Five brutal years of conflict in Yemen
Lisa Grande, the UN's Humanitarian Coordinator for Yemen, recently warned that 13 million people in Yemen are facing starvation. Yemen is on the brink of 'world's worst famine in 100 years', with millions of victims, if airstrikes by the Saudi-led coalition are not halted.
Back in the UK, influential Conservative politician, Andrew Mitchell MP, said “there is deep concern that an almighty catastrophe of biblical proportions is unfolding in Yemen before our eyes, and a considerable fear that Britain is dangerously complicit in it.”
Since Saudi Arabia intervened in Yemen in March 2015, the UK has licensed over £5bn-worth of lethal weaponry including warplanes, bombs and missiles to Saudi forces which are being dropped from the sky by UK-trained pilots. Saudi ground forces are trained by the British Army. The UN has warned of a “catastrophe" for the people of Yemen as a result of the recent air, land and sea blockade by the Saudis, which is putting millions at risk.
Airstrikes have targeted civilian infrastructure, including hospitals, farms, schools, water works, markets and the main northern port of Hodeida. They complement a Saudi-led naval and air blockade of rebel-controlled areas that has caused shortages of many essential items, including food, fuel and medical supplies. The UN has identified the Saudi-led coalition as responsible for the majority of civilian deaths and injuries during the conflict. In August 2018 a Saudi airstrike obliterated a bus carrying schoolboys on a field trip in northern Yemen, leaving 40 children and 11 adults dead.
The war has resulted in the displacement of over three million people. The Saudis have dropped cluster bombs (banned under International Law) which have killed innocent civilians and Houthi rebels have fired missiles indiscriminately into Saudi territory. According to the UN Security Council Yemen Panel of Experts air strikes by Saudi Arabia have caused most direct civilian casualties and have violated international law and may amount to war crimes. The airstrikes have hit residential areas, markets, funerals, weddings, detention facilities, civilian boats and medical facilities.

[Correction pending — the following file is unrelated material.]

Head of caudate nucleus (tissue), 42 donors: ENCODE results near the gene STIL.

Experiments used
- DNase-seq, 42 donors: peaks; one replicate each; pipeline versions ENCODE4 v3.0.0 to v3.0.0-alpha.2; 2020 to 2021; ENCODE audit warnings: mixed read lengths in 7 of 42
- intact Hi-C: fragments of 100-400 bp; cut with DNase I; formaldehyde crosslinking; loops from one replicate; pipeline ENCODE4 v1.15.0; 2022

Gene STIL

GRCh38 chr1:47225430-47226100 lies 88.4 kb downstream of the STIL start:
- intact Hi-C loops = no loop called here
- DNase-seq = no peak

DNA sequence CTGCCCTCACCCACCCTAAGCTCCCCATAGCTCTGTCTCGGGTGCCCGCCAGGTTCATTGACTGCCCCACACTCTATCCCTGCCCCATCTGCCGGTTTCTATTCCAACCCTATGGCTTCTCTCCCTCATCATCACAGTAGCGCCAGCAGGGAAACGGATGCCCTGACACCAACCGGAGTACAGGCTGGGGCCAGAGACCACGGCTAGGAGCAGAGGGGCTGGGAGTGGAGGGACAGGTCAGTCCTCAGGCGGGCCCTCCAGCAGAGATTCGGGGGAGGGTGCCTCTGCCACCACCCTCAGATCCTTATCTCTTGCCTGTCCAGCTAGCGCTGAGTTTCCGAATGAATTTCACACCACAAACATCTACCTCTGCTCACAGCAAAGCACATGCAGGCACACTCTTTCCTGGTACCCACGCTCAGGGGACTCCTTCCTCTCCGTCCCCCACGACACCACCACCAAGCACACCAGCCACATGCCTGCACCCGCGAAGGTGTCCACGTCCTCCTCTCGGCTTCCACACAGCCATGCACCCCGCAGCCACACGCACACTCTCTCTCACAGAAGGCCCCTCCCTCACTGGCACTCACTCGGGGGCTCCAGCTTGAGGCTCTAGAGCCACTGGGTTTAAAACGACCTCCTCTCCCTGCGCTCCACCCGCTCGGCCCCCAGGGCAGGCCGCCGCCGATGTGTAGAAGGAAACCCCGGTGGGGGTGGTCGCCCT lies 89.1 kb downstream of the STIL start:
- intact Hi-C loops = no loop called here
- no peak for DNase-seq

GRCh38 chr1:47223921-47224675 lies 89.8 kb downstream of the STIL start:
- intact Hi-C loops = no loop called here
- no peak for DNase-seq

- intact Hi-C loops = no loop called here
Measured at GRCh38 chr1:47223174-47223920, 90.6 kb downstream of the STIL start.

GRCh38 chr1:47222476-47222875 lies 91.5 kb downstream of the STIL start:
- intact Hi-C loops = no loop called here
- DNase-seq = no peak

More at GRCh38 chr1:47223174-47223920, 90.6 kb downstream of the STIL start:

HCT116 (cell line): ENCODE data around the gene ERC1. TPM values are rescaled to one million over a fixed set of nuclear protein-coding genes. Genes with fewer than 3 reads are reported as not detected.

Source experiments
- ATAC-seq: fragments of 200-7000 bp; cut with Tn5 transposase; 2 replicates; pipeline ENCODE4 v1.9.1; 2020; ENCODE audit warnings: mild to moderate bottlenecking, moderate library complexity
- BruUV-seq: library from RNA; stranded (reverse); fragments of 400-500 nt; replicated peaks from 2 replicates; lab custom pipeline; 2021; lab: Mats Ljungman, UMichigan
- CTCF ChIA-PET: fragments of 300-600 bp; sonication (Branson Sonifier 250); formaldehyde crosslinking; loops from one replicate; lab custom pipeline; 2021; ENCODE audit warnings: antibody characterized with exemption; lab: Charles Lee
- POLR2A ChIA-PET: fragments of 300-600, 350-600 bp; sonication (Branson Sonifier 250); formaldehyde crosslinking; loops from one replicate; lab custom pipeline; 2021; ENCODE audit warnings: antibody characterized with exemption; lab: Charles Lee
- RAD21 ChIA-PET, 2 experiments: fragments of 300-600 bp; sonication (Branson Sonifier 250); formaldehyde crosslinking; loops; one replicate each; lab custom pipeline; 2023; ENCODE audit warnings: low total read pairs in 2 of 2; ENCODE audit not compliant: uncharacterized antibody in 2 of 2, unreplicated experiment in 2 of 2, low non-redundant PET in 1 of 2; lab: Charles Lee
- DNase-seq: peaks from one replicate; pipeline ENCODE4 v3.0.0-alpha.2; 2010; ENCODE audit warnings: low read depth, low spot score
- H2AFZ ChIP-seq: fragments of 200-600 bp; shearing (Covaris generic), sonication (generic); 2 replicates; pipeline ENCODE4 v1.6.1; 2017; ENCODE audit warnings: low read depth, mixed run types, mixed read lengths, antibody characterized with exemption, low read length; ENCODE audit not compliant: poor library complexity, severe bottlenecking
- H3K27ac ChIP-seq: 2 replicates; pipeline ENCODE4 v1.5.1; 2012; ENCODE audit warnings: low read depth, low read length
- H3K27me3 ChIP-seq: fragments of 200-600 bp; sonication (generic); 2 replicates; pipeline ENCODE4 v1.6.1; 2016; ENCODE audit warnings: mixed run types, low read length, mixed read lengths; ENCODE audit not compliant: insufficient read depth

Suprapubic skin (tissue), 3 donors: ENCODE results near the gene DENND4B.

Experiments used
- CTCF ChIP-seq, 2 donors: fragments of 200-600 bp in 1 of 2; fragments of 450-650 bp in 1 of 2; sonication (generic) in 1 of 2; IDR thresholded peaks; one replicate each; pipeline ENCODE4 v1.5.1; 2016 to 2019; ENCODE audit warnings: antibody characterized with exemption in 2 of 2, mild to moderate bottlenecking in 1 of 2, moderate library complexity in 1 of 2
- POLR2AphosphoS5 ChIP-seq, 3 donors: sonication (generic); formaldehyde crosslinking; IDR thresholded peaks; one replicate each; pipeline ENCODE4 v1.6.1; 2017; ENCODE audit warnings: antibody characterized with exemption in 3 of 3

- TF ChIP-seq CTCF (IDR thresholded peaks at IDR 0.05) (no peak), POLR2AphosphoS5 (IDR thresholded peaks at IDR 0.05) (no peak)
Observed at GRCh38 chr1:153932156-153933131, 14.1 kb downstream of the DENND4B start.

More than 24 million people, including 12 million children, are in need of urgent humanitarian assistance. Over two million people have been infected with cholera and 11 million are on the brink of famine. 2 million children under 5 years old are suffering from acute malnutrition and require treatment. Children are losing their lives because they are malnourished and don't have the ability to fight off even a cold - a child dies every 10 minutes in Yemen from preventable diseases and starvation.
For these reasons, the UN has called it "the world's worst humanitarian disaster".
And now, a military coalition led by Saudi Arabia and the United Arab Emirates has put Yemen’s aid lifeline port city of Hudaydah under attack. 90% of all humanitarian aid and commercial food and fuel supplies pass through this port.
Hope centres on UK action
This is a UK issue. On the Security Council, the UK is the 'lead' country for Yemen. It also has close bilateral relations with Saudi Arabia - the country that is leading military action against Yemen's Houthi rebels and is, according to the UN, responsible for the majority of civilian deaths. The UK must build support for a new Security Council resolution demanding a ceasefire, and use its influence with Saudi Arabia to press them to adhere to it.
If enough MPs urge the Government to act, they will have to listen. We need your help.